The U.S. military said 14 American troops have died in multiple attacks, including five killed Thursday in a single roadside bombing in Baghdad.

Elsewhere, a suicide truck bomber struck the Sulaiman Bek city hall in a predominantly Sunni area of northern Iraq, killing at least 16 people and wounding 67, an Iraqi commander said.

Thousands of protesters also rallied in the Shiite holy city of Najaf, 100 miles south of Baghdad, waving Iraqi flags and the black and green Shiite banners with slogans such as "Death to Al Qaeda" in a show of unity following the bombing that brought down the twin minarets of a revered mosque in Samarra.

The latest U.S. deaths raised to at least 3,545 the number of American troops who have died since the war began in 2003, according to an Associated Press count.

The deadliest attack was a roadside bomb that struck a convoy in northeastern Baghdad on Thursday, killing five U.S. soldiers, three Iraqi civilians and one Iraqi interpreter, the military said.

A rocket-propelled grenade struck a vehicle in northern Baghdad about 12:30 p.m. Thursday, killing one soldier and wounding three others, another statement said.

On Wednesday, another powerful roadside bomb killed four U.S. soldiers and wounded another in western Baghdad, while two Marines died in fighting in Anbar province, to the west of the capital.

Southwest of Baghdad, two soldiers were killed and four were wounded Tuesday when explosions struck near their vehicle, the military said, correcting an earlier statement that gave the date of the attack as Wednesday.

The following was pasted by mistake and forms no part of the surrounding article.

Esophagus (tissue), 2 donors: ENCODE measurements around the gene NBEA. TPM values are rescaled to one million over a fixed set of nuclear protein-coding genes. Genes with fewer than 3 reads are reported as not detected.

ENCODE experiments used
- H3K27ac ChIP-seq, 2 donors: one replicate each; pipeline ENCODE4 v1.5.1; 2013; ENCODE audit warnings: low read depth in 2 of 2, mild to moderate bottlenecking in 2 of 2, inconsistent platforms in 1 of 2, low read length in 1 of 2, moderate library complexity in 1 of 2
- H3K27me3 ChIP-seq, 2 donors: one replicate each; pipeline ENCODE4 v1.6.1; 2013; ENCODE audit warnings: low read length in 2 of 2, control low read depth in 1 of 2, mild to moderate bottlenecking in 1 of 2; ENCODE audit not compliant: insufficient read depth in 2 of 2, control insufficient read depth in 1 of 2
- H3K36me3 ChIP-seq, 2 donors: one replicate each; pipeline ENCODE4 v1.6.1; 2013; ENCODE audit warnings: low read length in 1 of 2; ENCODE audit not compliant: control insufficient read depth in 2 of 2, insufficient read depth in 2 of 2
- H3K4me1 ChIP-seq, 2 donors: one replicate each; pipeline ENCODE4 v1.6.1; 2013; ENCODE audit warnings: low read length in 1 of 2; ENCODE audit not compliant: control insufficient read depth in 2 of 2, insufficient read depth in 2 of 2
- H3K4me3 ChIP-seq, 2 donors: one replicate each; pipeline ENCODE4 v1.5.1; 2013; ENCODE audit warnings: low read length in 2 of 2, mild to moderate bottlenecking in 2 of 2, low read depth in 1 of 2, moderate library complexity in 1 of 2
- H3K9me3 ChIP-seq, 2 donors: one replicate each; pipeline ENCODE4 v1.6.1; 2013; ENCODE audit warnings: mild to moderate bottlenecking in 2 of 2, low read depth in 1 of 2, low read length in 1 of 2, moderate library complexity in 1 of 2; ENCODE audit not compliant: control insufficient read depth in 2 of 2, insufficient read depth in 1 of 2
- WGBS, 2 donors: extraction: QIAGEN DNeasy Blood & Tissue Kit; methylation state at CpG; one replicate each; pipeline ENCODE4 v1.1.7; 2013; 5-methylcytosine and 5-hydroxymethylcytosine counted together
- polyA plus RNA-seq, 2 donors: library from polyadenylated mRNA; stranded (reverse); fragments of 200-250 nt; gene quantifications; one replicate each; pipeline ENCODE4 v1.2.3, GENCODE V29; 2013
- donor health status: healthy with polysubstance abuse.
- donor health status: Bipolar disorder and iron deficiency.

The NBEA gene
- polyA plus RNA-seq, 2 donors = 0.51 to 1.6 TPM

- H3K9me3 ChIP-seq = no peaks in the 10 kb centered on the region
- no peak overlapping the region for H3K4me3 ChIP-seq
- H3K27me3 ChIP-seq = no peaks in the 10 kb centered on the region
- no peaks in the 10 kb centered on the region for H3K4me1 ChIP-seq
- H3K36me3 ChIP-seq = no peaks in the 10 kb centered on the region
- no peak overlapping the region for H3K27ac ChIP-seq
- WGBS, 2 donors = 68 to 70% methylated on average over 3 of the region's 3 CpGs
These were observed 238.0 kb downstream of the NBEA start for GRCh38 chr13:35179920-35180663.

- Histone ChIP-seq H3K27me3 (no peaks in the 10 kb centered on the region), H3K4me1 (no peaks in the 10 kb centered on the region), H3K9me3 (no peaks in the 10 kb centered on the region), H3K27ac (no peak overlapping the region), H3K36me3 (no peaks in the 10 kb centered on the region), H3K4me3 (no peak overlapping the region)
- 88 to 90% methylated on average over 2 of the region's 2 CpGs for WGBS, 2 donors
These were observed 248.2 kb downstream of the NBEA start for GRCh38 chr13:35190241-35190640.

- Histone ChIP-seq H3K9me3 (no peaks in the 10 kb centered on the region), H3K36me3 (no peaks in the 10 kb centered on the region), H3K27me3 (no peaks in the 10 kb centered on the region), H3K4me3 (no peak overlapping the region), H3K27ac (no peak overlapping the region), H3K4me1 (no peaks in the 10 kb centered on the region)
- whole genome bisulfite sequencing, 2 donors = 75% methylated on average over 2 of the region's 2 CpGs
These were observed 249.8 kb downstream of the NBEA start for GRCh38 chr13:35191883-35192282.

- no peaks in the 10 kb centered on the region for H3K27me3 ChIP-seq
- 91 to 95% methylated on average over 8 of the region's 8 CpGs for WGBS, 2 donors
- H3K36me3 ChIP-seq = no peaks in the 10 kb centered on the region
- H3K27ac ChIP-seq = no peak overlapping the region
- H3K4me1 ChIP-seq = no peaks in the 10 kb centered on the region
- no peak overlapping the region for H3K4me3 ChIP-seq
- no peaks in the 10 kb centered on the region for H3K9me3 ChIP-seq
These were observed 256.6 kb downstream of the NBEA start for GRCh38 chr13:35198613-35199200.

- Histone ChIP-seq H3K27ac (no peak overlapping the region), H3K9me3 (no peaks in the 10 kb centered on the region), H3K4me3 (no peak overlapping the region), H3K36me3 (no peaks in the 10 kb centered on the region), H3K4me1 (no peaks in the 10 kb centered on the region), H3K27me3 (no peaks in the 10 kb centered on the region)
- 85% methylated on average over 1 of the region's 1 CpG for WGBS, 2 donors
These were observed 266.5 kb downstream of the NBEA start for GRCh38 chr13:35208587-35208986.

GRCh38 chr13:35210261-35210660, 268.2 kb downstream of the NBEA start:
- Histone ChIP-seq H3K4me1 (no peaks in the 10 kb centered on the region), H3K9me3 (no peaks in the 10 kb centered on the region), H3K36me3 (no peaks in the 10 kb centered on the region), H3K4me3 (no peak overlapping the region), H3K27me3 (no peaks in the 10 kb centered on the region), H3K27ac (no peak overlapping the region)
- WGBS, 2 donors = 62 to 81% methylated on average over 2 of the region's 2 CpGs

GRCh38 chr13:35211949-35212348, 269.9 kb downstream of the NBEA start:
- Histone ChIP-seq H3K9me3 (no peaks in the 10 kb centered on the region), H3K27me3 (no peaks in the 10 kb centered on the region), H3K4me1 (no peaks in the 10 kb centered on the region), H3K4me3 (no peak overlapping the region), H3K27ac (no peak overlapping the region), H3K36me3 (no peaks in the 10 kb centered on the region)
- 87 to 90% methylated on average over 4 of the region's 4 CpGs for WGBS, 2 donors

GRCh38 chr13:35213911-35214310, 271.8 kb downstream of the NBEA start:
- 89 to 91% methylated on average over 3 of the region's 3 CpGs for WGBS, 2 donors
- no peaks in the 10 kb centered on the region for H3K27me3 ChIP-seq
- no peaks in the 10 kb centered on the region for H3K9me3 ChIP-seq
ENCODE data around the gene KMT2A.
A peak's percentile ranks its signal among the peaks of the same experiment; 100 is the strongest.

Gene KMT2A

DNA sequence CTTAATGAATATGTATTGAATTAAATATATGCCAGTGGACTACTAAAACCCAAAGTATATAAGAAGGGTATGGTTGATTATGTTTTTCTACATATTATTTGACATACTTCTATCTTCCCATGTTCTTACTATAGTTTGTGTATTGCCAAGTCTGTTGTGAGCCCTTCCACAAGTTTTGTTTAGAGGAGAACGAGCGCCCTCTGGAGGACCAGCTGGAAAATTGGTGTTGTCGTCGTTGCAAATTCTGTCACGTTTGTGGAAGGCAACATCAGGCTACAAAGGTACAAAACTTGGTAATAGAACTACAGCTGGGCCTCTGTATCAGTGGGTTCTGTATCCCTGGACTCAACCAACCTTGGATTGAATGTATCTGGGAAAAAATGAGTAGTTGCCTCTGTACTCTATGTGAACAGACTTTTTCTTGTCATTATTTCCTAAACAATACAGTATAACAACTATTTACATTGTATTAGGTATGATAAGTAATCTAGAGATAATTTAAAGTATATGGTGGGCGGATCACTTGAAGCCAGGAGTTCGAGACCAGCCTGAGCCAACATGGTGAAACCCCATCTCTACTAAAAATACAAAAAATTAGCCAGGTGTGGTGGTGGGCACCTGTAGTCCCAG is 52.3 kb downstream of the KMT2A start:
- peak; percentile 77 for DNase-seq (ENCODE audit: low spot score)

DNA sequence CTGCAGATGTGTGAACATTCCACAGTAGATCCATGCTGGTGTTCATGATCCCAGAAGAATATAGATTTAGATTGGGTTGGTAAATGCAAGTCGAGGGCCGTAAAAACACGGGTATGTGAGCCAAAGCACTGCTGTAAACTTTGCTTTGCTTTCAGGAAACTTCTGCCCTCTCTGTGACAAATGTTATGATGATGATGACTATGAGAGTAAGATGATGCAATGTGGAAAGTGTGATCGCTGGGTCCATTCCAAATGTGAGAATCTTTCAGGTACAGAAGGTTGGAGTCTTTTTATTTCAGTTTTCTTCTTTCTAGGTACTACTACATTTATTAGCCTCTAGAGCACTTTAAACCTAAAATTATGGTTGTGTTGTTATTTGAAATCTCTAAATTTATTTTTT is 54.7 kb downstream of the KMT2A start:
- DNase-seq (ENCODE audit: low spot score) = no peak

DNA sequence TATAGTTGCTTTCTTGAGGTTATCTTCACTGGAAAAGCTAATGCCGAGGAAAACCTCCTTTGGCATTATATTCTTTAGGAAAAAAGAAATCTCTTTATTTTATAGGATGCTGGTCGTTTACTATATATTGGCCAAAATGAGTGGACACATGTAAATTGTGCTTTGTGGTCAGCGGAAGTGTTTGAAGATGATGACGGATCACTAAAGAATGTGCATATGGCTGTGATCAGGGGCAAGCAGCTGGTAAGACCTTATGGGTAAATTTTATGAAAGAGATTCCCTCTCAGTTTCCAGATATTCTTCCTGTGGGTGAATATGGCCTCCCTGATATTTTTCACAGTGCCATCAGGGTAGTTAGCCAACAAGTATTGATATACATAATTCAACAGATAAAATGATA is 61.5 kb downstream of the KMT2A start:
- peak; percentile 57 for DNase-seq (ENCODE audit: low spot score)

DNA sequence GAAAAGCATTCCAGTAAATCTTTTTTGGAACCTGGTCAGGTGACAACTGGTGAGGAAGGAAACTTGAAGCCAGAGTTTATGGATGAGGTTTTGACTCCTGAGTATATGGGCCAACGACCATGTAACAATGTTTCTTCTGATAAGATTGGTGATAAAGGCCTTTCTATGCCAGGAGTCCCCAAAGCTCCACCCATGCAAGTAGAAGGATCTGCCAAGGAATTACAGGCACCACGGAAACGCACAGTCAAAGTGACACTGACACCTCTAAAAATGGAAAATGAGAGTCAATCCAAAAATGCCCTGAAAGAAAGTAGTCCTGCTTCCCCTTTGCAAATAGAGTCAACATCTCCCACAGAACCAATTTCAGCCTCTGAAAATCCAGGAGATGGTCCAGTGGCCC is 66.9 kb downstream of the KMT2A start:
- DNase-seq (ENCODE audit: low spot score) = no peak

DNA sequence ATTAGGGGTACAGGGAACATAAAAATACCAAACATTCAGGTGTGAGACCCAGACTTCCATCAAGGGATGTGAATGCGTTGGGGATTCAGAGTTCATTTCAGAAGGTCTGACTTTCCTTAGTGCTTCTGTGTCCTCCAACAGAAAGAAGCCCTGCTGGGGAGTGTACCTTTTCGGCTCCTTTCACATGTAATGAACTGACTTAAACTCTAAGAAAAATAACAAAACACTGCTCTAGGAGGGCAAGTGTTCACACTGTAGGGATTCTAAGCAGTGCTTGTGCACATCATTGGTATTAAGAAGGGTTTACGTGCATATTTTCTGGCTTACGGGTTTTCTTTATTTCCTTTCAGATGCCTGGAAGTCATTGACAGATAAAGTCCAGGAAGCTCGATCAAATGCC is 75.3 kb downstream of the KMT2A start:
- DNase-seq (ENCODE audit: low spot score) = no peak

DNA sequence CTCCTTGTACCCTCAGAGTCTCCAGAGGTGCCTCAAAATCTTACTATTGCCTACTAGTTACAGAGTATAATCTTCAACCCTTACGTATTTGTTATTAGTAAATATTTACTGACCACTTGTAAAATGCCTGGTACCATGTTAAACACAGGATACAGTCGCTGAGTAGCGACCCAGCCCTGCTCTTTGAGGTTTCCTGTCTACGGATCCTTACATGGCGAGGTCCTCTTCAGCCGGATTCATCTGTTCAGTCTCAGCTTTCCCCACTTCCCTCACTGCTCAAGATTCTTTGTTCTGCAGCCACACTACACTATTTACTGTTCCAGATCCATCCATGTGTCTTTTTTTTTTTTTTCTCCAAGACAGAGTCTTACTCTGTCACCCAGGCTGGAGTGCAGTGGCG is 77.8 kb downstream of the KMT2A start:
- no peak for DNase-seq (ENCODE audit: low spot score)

Counting a previously announced U.S. fatality that occurred Tuesday, the latest military statements meant that 15 troops were killed over a three-day period.

The explosion in Sulaiman Bek occurred about 10:30 a.m., and killed 16 people, Maj. Gen. Anwar Hama Amin said. The commander of the Iraqi army's 2nd Brigade blamed the blast on Al Qaeda, saying it was the latest in a series of strikes by the terror network against government officials, whom they accuse of collaborating with the U.S. and the Iraqi government.

Sulaiman Bek is about 100 miles north of the capital and just outside the border with Diyala province, where thousands of U.S. troops are engaged in an offensive against Al Qaeda in Iraq.

Amin said the target apparently was the mayor, who has lost five relatives in previous assassination attempts. The blast heavily damaged the city hall, along with several nearby houses and stores.

Thamir Mohammed, a 28-year-old newlywed, said he was on his way to city hall to do some paperwork to get a new ration card when the blast occurred, knocking him off his feet and wounding him in the head and legs.

"I was walking in the street heading to the city hall when a truck drove up and parked outside. The driver got out and was just outside the truck when the explosion took place," Mohammed said from his hospital bed in nearby Tuz Khormato.

It was the latest in a series of attacks as Al Qaeda fights back as the U.S. intensifies operations against the terror network in Baghdad and elsewhere around the capital.

A U.S. airstrike aimed at a booby-trapped house in one of the centers of those offensives, the Diyala provincial capital of Baqouba, missed its target and "accidentally hit" another structure, wounding 11 civilians on Wednesday, the military said, adding the incident was under investigation.

U.S. troops had cleared the area to destroy a house containing explosives believed placed by Al Qaeda, but "the bomb missed its intended target and struck another structure," the military said. "Reports indicate that 11 civilians were injured."